It is CRITICAL to understand what is going on with the bond markets at this point in time. With the Federal Reserve pointing to raising rates 2 or 3 more times this year, it is important to understand what that would do to a passively managed bond fund. If you have friends who believe in a buy and hold strategy and they are conservative or retired (and therefor have the majority of their assets protected in bonds), now would be a great time to help them by sharing this information with them.
Particularly with a Treasury Portfolio or bond fund, as interest rates (yield) rise, this can cause a portfolio to decrease in value. It is nice to get a pay raise in cash flow, but at what cost?
Here is an example of how a 1% or more rise in interest rates affects a bond portfolio.
$1,000 10-Year Note at 2%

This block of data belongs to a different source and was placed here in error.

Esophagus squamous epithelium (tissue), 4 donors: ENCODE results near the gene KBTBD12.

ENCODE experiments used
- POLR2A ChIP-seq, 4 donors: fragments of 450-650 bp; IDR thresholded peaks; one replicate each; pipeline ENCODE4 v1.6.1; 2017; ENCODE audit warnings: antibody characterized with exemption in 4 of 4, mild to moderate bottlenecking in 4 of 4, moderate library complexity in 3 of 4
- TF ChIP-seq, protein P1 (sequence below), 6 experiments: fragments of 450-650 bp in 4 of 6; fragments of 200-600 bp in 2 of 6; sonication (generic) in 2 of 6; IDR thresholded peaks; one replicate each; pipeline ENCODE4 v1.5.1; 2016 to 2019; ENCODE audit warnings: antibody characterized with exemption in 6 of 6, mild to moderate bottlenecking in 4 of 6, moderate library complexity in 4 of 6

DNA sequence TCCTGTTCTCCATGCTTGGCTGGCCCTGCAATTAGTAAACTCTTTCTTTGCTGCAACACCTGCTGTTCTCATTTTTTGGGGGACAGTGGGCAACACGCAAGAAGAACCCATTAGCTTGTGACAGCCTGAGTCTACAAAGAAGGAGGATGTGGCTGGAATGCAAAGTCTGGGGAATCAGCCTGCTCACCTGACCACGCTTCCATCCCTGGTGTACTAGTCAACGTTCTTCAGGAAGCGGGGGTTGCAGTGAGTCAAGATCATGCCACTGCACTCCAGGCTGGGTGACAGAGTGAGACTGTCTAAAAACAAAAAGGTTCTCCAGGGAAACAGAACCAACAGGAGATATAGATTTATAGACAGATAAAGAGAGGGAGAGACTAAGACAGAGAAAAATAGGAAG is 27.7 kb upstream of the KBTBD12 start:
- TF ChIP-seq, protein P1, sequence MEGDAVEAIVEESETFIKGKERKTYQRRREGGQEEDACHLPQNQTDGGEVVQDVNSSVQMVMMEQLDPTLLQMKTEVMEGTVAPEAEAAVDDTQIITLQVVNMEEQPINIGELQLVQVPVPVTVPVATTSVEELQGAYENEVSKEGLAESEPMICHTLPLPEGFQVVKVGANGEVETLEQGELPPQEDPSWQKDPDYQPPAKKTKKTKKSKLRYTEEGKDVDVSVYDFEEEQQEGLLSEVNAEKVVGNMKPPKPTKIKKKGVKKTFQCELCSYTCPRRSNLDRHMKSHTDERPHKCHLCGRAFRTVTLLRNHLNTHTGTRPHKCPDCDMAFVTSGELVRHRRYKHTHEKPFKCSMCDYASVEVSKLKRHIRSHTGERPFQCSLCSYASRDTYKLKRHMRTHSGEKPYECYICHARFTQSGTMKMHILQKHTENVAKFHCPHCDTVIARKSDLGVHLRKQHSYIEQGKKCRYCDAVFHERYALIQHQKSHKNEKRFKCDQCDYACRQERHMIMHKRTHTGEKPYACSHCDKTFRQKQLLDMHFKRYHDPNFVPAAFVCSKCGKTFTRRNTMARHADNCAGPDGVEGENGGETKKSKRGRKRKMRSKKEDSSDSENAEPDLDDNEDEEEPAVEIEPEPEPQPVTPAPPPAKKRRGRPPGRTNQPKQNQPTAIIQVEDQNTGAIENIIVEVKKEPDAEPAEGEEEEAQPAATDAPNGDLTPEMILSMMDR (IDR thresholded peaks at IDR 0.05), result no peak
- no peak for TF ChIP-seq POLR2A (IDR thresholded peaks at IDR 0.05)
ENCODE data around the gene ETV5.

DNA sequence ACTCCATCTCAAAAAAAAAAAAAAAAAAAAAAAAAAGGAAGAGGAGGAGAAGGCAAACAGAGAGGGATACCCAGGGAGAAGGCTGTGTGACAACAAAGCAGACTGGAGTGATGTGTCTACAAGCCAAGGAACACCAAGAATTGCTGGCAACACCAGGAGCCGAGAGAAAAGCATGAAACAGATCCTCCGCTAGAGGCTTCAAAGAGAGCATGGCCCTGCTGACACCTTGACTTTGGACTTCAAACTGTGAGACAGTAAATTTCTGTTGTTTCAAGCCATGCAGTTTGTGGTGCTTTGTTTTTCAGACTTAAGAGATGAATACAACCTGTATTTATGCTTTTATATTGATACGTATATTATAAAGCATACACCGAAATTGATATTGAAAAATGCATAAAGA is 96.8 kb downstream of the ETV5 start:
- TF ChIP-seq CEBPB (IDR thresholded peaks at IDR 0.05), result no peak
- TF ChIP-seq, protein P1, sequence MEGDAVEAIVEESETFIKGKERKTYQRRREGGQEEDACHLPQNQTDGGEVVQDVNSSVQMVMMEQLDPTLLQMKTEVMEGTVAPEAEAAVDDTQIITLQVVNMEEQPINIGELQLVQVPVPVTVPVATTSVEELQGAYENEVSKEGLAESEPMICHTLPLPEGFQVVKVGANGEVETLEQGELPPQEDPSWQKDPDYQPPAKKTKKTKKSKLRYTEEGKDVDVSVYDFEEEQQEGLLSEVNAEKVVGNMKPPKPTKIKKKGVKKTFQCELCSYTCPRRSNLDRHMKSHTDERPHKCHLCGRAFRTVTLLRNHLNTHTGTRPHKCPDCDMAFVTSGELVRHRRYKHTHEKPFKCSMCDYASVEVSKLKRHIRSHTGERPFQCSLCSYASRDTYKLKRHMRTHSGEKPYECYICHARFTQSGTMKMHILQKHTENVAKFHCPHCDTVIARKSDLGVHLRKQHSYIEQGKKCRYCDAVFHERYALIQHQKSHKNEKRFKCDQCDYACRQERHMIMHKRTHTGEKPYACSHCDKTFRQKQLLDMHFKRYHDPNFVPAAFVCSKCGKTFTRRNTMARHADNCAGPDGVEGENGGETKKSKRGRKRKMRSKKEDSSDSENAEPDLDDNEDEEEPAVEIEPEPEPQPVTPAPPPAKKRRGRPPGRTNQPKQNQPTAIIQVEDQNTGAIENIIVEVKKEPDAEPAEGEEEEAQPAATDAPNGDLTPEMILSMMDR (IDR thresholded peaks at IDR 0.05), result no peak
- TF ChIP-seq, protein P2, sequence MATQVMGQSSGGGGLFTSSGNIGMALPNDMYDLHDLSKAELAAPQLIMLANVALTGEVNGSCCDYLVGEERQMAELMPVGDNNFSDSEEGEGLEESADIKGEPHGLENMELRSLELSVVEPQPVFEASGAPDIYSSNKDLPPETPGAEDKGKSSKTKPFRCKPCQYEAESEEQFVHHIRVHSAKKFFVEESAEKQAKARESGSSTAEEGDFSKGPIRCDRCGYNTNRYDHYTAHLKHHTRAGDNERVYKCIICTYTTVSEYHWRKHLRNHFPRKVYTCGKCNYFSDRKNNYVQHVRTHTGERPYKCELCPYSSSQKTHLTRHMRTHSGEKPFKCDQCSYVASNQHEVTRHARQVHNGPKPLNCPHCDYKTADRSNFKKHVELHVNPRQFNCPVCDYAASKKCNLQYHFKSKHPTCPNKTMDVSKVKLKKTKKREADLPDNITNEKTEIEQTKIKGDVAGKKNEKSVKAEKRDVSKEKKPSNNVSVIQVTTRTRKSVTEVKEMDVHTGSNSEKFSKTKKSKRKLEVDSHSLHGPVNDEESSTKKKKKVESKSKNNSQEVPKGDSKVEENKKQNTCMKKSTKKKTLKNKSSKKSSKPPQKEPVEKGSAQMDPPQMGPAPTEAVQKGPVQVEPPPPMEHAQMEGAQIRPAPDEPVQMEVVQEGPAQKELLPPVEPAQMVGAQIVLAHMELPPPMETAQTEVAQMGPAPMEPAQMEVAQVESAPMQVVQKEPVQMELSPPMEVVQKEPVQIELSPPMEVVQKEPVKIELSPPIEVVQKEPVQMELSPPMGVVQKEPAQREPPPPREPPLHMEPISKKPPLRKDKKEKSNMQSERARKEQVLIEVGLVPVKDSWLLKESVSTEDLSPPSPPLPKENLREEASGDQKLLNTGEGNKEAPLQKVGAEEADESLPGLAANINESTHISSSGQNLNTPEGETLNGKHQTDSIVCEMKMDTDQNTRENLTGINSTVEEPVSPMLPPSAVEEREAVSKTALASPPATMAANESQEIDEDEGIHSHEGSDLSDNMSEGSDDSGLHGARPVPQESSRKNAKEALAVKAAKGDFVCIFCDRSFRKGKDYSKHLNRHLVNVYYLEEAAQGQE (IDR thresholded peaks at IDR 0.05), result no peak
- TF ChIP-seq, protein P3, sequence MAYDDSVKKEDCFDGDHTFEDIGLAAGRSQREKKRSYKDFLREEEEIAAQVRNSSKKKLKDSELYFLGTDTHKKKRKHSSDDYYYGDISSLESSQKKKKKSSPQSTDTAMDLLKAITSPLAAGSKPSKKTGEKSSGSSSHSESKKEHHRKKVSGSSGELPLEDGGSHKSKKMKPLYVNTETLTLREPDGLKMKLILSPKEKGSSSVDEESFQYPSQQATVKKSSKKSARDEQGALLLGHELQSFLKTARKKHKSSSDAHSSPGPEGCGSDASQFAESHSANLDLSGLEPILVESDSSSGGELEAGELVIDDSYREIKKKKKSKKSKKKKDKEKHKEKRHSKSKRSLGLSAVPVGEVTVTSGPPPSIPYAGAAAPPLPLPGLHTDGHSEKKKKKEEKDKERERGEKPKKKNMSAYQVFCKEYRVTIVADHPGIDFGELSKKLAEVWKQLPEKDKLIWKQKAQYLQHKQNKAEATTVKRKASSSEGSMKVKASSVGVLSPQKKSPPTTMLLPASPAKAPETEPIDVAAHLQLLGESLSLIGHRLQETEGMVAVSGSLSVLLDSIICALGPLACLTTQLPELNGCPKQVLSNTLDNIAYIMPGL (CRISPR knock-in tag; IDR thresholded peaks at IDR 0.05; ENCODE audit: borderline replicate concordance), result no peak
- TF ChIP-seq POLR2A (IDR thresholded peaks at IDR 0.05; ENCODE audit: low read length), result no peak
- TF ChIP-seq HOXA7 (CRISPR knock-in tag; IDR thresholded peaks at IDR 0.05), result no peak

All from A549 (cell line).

If yield rises to 3%, price drops to $914.70 (bond value may fall 9%)
If yield rises to 4%, price drops to $837.78 (bond value may fall 16%)
If yield rises to 5%, price drops to $768.35 (bond value may fall 23%)
$1,000 30- Year Bond at 3%
If yield rises to 4%, price drops to $827.08 (bond value may fall 17%)
If yield rises to 5%, price drops to $692.55 (bond value may fall 31%)
If yield rises to 6%, price drops to $587.06 (bond value may fall 41%)
Source: Rising Interest Rates
Nobody should be willing to accept this risk given the proposed Fed rate hikes for 2018. We have absolutely no idea if the Federal Reserve will follow through with their plan, speed it up or slow it down. However, the fact that their intent is to raise rates, one must look in the mirror and ask ones self; Do I want to take this much risk in my fixed income portion of my portfolio?